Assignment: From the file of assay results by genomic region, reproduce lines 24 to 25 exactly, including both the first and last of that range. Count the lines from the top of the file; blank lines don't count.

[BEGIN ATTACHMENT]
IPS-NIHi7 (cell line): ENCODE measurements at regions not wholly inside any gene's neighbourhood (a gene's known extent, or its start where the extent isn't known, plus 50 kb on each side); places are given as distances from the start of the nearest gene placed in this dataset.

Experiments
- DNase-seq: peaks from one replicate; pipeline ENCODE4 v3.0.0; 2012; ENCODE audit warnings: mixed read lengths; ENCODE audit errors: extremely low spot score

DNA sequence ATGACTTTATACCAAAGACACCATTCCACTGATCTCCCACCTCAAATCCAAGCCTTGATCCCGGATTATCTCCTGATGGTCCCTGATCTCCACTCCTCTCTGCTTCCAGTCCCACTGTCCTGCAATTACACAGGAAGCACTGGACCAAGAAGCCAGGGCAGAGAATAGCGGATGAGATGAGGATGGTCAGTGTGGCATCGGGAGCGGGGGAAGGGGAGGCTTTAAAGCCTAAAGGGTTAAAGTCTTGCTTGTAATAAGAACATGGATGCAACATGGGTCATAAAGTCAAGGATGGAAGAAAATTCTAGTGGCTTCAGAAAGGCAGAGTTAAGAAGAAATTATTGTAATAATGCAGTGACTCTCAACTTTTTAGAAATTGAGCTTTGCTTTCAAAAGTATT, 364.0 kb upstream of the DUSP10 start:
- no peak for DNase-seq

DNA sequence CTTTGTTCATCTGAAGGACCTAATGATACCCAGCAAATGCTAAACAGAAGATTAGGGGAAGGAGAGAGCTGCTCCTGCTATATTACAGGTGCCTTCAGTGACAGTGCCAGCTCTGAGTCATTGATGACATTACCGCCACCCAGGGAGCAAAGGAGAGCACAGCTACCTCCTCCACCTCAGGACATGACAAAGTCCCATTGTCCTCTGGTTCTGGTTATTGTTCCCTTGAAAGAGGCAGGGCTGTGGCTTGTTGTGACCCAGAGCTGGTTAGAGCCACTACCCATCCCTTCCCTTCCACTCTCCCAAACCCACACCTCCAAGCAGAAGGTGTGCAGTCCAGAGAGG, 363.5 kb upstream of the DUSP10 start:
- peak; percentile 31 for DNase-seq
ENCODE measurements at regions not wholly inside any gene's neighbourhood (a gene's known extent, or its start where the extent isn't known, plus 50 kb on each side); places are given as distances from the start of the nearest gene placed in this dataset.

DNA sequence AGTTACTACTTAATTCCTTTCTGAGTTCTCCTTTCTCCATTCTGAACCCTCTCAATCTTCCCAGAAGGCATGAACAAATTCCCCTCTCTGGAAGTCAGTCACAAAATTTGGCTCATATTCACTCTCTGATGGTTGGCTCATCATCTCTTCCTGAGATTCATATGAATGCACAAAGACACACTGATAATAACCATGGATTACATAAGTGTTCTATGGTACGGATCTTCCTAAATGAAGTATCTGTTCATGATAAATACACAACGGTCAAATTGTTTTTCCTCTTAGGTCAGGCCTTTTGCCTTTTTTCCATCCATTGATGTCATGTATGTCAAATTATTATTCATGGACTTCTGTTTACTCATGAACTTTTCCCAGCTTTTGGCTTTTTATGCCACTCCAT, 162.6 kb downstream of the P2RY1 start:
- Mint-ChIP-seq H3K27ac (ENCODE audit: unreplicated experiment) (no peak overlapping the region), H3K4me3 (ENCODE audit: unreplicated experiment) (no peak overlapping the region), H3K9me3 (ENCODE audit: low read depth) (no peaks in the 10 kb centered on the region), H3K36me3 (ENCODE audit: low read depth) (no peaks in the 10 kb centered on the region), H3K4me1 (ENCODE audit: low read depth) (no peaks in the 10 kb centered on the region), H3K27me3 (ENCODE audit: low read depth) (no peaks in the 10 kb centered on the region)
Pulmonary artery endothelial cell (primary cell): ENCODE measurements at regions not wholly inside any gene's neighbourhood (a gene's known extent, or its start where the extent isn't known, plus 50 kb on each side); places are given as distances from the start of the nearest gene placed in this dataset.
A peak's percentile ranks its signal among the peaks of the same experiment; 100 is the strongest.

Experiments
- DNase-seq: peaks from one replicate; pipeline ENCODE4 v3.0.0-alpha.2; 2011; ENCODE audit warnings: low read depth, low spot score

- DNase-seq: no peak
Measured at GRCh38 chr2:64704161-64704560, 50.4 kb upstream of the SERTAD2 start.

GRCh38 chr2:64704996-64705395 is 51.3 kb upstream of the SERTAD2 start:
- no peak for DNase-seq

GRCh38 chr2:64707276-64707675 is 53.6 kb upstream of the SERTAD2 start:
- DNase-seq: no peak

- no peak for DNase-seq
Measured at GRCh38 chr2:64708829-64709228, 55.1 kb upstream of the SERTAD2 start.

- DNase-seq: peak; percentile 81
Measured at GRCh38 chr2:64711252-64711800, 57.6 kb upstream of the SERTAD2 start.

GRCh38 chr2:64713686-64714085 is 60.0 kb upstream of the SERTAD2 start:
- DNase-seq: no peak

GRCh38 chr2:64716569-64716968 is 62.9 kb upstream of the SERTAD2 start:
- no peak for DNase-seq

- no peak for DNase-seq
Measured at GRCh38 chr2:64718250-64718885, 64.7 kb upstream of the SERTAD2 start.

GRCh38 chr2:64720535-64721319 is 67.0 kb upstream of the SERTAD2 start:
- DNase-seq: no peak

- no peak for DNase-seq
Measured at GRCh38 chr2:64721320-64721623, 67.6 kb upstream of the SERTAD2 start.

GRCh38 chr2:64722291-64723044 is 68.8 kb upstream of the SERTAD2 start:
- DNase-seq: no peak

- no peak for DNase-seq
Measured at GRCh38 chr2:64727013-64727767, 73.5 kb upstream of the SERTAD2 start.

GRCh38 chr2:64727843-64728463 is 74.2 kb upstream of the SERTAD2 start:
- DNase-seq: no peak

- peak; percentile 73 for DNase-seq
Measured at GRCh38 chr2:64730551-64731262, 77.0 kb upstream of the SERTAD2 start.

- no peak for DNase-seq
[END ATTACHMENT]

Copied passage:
Measured at GRCh38 chr2:64711252-64711800, 57.6 kb upstream of the SERTAD2 start.

GRCh38 chr2:64713686-64714085 is 60.0 kb upstream of the SERTAD2 start: